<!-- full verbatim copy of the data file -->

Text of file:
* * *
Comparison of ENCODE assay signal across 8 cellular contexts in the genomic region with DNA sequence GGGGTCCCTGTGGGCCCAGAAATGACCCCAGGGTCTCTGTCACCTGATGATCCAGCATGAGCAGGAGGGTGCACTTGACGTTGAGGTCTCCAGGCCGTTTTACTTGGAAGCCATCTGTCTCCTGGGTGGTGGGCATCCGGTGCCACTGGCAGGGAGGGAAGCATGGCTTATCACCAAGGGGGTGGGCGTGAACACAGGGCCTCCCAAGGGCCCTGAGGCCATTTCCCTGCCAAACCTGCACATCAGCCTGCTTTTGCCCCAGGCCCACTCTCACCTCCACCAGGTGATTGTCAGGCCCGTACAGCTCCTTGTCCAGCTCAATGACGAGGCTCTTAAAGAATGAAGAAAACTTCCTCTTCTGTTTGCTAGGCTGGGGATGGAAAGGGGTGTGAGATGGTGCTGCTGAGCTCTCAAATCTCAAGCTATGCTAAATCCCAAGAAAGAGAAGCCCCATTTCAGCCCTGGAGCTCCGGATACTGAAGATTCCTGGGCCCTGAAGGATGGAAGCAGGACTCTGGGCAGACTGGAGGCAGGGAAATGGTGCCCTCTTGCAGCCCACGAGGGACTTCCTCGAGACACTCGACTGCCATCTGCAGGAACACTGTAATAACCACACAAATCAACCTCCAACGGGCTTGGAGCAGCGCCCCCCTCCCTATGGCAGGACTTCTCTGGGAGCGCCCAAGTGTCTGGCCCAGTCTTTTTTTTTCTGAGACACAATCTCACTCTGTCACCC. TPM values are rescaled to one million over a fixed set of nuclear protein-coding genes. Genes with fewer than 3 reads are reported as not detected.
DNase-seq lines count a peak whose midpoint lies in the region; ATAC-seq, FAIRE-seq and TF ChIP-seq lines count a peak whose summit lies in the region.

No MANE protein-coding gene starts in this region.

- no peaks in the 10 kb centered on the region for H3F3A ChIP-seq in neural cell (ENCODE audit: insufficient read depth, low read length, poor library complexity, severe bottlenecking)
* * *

Comparison of ENCODE assay signal across 8 cellular contexts in the genomic region with DNA sequence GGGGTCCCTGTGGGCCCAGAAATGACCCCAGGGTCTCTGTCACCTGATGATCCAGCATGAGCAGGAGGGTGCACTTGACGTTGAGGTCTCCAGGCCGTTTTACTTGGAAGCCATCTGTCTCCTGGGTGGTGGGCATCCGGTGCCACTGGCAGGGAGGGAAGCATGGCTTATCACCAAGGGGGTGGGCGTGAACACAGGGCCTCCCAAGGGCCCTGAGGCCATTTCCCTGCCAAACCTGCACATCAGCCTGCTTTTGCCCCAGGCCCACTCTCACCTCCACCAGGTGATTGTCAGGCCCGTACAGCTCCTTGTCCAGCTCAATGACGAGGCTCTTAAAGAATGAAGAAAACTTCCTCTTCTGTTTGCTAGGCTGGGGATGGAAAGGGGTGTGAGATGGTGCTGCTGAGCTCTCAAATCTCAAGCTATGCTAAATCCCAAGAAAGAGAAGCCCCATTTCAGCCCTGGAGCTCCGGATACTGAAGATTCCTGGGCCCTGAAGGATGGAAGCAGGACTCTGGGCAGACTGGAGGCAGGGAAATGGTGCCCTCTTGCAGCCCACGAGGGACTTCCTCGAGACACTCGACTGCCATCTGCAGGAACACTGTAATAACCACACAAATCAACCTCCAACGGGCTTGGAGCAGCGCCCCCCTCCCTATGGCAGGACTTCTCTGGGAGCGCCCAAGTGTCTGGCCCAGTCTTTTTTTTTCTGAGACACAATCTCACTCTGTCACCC. TPM values are rescaled to one million over a fixed set of nuclear protein-coding genes. Genes with fewer than 3 reads are reported as not detected.
DNase-seq lines count a peak whose midpoint lies in the region; ATAC-seq, FAIRE-seq and TF ChIP-seq lines count a peak whose summit lies in the region.

No MANE protein-coding gene starts in this region.

- no peaks in the 10 kb centered on the region for H3F3A ChIP-seq in neural cell (ENCODE audit: insufficient read depth, low read length, poor library complexity, severe bottlenecking)